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What, exactly, did tea, sugar, and opium mean in eighteenth- and nineteenth-century Britain? Alimentary Orientalism reassesses the politics of Orientalist representation by examining the contentious debates surrounding these exotic, recently popularized, and literally consumable things. It suggests that the interwoven discourses sparked by these commodities transformed the period’s literary Orientalism and created surprisingly self-reflexive ways through which British writers encountered and imagined cultural otherness. Tracing exotic ingestion as a motif across a range of authors and genres, this book considers how, why, and whither writers used scenes of eating, drinking, and smoking to diagnose and interrogate their own solipsistic constructions of the Orient. As national and cultural boundaries became increasingly porous, such self-reflexive inquiries into the nature and role of otherness provided an unexpected avenue for British imperial subjectivity to emerge and coalesce.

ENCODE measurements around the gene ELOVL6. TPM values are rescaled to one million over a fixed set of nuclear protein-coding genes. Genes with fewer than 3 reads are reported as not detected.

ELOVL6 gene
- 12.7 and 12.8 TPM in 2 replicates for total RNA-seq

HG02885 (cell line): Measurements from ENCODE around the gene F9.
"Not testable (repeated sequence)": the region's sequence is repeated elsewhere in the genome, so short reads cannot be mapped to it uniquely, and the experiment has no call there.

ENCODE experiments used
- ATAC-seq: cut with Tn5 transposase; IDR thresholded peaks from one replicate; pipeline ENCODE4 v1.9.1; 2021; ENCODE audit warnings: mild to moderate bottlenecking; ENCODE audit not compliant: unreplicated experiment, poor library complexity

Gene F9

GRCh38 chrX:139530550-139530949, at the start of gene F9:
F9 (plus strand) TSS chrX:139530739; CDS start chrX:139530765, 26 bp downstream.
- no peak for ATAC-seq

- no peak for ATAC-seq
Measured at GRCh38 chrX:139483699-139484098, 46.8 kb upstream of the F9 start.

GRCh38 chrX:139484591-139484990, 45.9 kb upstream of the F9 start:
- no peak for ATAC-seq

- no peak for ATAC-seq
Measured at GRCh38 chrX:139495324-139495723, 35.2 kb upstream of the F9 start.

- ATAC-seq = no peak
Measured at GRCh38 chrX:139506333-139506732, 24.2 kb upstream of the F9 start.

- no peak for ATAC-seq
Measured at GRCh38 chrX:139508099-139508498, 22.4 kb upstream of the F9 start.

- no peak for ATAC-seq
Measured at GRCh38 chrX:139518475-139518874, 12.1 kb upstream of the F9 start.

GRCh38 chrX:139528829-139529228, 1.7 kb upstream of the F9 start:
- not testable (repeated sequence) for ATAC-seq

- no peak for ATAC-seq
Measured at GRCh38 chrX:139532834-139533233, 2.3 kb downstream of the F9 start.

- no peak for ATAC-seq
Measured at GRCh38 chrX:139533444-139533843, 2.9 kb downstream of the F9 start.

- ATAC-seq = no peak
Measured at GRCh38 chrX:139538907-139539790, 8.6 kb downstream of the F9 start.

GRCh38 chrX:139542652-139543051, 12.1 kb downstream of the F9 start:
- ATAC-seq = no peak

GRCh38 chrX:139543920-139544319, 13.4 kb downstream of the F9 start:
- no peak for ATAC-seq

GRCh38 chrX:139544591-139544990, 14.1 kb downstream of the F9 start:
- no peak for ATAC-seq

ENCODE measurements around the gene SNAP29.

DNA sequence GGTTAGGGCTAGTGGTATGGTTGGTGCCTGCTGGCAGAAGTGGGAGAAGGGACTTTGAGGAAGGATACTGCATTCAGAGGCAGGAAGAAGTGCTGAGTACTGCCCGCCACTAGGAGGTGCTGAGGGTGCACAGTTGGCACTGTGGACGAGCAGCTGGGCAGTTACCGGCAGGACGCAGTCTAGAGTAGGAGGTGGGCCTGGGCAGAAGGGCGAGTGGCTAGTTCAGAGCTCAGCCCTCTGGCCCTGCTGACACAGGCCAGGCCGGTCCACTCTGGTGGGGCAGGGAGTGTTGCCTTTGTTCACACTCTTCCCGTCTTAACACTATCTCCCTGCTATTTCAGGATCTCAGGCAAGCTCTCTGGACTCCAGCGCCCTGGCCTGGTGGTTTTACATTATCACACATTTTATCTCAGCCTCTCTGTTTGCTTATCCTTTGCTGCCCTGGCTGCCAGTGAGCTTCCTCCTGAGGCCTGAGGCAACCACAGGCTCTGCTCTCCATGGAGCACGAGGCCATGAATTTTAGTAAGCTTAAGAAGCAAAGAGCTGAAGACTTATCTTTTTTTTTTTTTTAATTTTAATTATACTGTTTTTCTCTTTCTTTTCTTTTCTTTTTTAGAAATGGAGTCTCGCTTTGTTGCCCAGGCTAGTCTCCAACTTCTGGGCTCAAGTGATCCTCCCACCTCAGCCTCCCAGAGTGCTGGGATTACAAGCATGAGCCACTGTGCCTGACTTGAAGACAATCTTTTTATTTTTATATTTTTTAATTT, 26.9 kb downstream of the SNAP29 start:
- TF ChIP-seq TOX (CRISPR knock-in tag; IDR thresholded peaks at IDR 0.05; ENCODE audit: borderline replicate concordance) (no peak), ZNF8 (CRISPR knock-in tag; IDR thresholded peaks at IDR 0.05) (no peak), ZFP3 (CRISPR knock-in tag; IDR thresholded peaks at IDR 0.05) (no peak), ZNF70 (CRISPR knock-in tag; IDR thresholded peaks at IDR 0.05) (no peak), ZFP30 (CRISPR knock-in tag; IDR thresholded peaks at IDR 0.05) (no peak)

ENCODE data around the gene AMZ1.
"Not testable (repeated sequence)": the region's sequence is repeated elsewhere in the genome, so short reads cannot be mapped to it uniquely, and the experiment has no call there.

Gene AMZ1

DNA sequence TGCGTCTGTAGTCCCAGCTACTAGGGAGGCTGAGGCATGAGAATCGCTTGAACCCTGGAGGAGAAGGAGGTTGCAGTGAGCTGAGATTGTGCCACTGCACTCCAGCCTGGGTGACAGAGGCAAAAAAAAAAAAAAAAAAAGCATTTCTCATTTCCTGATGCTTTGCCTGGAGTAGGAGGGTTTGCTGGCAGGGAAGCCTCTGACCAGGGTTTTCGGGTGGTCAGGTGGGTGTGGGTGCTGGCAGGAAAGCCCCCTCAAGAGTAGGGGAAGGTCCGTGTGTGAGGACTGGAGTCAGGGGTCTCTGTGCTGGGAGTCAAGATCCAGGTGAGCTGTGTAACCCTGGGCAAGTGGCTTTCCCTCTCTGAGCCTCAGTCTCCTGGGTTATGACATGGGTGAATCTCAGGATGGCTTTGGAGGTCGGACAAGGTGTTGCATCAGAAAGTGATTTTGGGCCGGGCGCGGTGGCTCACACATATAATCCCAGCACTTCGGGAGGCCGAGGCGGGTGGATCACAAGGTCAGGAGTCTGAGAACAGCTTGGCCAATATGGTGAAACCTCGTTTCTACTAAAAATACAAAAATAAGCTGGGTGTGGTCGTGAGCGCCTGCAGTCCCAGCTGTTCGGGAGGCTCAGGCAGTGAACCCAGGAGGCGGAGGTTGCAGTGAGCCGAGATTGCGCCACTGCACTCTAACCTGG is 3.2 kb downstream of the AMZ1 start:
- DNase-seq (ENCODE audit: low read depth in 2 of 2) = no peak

Consumption (Economics) -- Social aspects -- Great Britain -- History., Luxury goods industry -- Great Britain -- History., Orientalism -- Great Britain -- History., Other (Philosophy)